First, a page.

Top Ten Civil War Movies For The Fourth of July

Any understanding of this nation has to be based, and I mean really based, on an understanding of the Civil War. I believe that firmly. It defined us. The Revolution did what it did. Our involvement in European wars, beginning with the First World War, did what it did. But the Civil War defined us as what we are and it opened us to being what we became, good and bad things. And it is very necessary, if you are going to understand the American character in the twentieth century, to learn about this enormous catastrophe of the mid-nineteenth century. It was the crossroads of our being, and it was a hell of a crossroads.

                                                                                  Shelby Foote

Two years ago I compiled a list of the top ten movies for the Fourth of July which focused on films about the Revolutionary War.  Go here to view that post.  Last year I compiled a list of top ten patriotic movies for the Fourth, and that post may be viewed here.  This year we will focus on the top ten Civil War films for the Fourth of July.  I agree with historian Shelby Foote that it is impossible to understand the United States without understanding the Civil War, and it is “therefore fitting and proper” that over the Fourth Civil War movies come to mind.

10.   Ruggles of Red Gap (1935)-We begin with a non-Civil War movie with the video clip at the beginning of this post.  In 1908 English Bulter Charles Ruggles, well played by actor Charles Laughton, comes to work in the American West.  It is a hilarious fish out of water comedy, as Ruggles, with his culture and British reserve comes face to face with the Wild West.  While living in America, Ruggles becomes interested in American history, and becomes a great admirer of Abraham Lincoln.  When he recites the Gettysburg Address, the impact on his listeners is obvious, and reminds us that for Americans the Civil War will never be a matter simply relegated to books or memory, but is something that still has a vast impact on us to this day.

9.    Friendly Persuasion (1956)-Starring Gary Cooper as Jess Birdwell, the head of a Quaker family in southern Indiana during the Civil War, the film is a superb mix of drama and comedy as the Quakers have to determine whether to continue to embrace their pacifist beliefs or to take up arms against General John Hunt Morgan’s Confederate cavalry during his Great Raid of the North in June-July of 1863.  When the oldest son of the Birdwell family, portrayed by Anthony Perkins in his pre-Psycho days, takes up arms, his mother, played by Dorothy McGuire is aghast, but Cooper, as Jess Birdwell, defends him.  Although he remains true to his pacifist convictions, Birdwell understands that his son is acting in obedience to his conscience, and, as he tells his wife, ” A man’s life ain’t worth a hill of beans except he lives up to his own conscience.”

8.    Major Dundee (1965)-Sam Pekinpah’s flawed, unfinished masterpiece, the film tells the fictional account of a mixed force of Union soldiers, and Confederate prisoners, who join forces to hunt and ultimately defeat an Apache raider, Sierra Charriba, in 1864-65.  Charlton Heston gives an outstanding performance as Major Amos Dundee, a man battling his own personal demons of a failed military career, as he commands this Union-Confederate force through northern Mexico on the trail of the Apache, with fighting often threatening to break out between the Union and Confederate soldiers.  Use of Confederate prisoners as Union soldiers in the West was not uncommon.  Six Union infantry regiments of Confederate prisoners, called “Galvanized Yankees”, served in the West.   The final section of the film involving a battle between Major Dundee’s force and French Lancers, the French occupying Mexico at the time, has always struck me as one of the best filmed combat sequences in any movie.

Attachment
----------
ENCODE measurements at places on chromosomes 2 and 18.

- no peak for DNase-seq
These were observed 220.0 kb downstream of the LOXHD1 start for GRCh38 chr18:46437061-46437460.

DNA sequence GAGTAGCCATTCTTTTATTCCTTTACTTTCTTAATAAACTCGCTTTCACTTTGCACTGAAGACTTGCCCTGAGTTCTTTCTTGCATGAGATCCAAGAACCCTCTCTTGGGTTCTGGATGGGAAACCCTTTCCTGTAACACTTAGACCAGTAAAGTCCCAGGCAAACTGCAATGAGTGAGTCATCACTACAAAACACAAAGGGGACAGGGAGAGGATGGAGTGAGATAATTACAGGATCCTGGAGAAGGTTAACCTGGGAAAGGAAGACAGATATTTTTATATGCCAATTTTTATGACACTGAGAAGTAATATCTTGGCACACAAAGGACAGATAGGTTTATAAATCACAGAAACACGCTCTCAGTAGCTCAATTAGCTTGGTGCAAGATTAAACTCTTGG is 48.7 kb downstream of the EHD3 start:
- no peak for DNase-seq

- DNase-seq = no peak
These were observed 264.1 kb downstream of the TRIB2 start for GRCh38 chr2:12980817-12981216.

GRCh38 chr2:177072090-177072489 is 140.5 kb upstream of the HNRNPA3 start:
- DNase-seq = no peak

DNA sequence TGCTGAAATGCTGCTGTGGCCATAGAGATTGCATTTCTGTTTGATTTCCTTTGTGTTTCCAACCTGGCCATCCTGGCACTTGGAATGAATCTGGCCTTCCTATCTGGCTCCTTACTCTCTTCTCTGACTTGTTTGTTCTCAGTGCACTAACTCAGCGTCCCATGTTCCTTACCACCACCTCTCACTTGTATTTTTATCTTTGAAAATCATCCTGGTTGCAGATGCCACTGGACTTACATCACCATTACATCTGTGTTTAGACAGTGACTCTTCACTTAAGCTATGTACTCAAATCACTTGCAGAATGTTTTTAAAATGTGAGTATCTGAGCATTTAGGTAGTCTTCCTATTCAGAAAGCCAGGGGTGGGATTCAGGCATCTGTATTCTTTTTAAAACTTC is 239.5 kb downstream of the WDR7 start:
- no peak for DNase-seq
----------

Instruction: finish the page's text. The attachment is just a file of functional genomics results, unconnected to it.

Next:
7.    The Horse Soldiers (1959)-In 1959 John Ford and John Wayne, in the last of their “cavalry collaborations”, made The Horse Soldiers, a film based on Harold Sinclair’s novel of the same name published in 1956, which is a wonderful fictionalized account of Grierson’s Raid.

Perhaps the most daring and successful Union cavaly raid of the war, Colonel Benjamin Grierson, a former music teacher and band leader from Jacksonville, Illinois, who, after being bitten by a horse at a young age, hated horses, led from April 17-May 2, 1863 1700 Illinois and Iowa troopers through 600 miles of Confederate territory from southern Tennessee to the Union held Baton Rouge in Louisiana.  Grierson and his men ripped up railroads, burned Confederate supplies and tied down many times their number of Confederate troops and succeeded in giving Grant a valuable diversion as he began his movement against Vicksburg.

John Wayne gives a fine, if surly, performance as Colonel Marlowe, the leader of the Union cavalry brigade.  William Holden as a Union surgeon serves as a foil for Wayne.  Constance Towers, as a captured Southern belle, supplies the obligatory Hollywood love interest.

Overall the film isn’t a bad treatment of the raid, and the period.  I especially appreciated two scenes.  John Wayne refers to his pre-war activities as “Before this present insanity” and Constance Towers gives the following impassioned speech:

Well, you Yankees and your holy principle about savin’ the Union. You’re plunderin’ pirates that’s what. Well, you think there’s no Confederate army where you’re goin’. You think our boys are asleep down here. Well, they’ll catch up to you and they’ll cut you to pieces you, you nameless, fatherless scum. I wish I could be there to see it. (more…)